It may seem like investors today are faced with never-before-seen challenges and complexity. Technology is ever evolving, more people are investing than ever before, and markets keep expanding to include ever more participants from new industries, nations, and so on.
But the reality is, many investing fundamentals remain unchanged. And the reasons many investors fail to meet their goals aren't because they can't keep up with the latest tactics and techniques, but because they generally fall prey to the same mistakes—repeatedly.
Common mistakes can add up. Ultimately they diminish the value of your portfolio. If you can learn what the most common mistakes are and how to avoid them, you can begin reducing your error rate and improving your overall success.
To learn more about the eight most common mistakes investors make, and how you can avoid them, click here.
A fairly common mistake many investors make, particularly those planning for retirement, is confusing income needs with cash flow needs. Income and cash flow are not the same thing.
Put simply, cash flow is how much money you need for living expenses and other personal uses of cash. Income, however, is the amount of dividends and interest a portfolio earns that, in the case of a taxable account, you will pay current income taxes on.
It's a crucial difference, because the way you generate income can have a tangible effect on your portfolio growth, as well as on the taxes you pay, both of which impact your ability to get cash flows to cover your living expenses.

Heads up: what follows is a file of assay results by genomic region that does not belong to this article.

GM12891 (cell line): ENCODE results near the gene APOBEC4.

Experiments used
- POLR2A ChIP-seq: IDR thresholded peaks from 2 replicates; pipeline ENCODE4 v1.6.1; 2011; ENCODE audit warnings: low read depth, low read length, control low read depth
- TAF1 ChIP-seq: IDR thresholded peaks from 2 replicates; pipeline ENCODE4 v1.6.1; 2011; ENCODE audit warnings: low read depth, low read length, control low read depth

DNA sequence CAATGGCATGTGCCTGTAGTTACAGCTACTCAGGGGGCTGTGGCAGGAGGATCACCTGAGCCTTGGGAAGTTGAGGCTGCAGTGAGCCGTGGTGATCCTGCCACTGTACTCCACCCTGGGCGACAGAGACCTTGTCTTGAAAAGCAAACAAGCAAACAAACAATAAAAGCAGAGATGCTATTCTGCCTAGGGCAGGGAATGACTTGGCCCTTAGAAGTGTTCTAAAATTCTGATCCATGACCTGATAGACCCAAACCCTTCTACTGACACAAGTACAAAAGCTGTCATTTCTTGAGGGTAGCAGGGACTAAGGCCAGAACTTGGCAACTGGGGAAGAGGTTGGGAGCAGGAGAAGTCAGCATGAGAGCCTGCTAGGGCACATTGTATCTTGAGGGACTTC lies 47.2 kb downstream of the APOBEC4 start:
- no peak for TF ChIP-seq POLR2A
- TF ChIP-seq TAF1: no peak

It's a mistake for investors to think they should get the cash flow they need solely from income and never sell stocks or touch principal. This is an emotional bias that for many simply cannot be overcome, but can impact overall performance. Instead, investors should focus on total after-tax return.
For example, selling stock to meet income needs can allow you to stay fully invested and create “homegrown” dividends by selling selected securities. When compared with some dividends, as well as with interest from fixed income, selling stock may offer tax advantages because the transaction might be taxed at the lower long-term capital gains rate rather than at your marginal rate. And, harvesting losses can also lower overall tax liability.
The chart below shows how large the potential after-tax difference could be when cash is generated from interest income compared to selling stock with long-term capital gains.
To learn more about the eight most common mistakes investors make and how you can avoid them, click here.
* Actual results will vary. The differences between interest income and long-term capital gains tax rates depends on individual circumstances. No assurances can be made regarding gains. Investing in securities involves the risk of loss.
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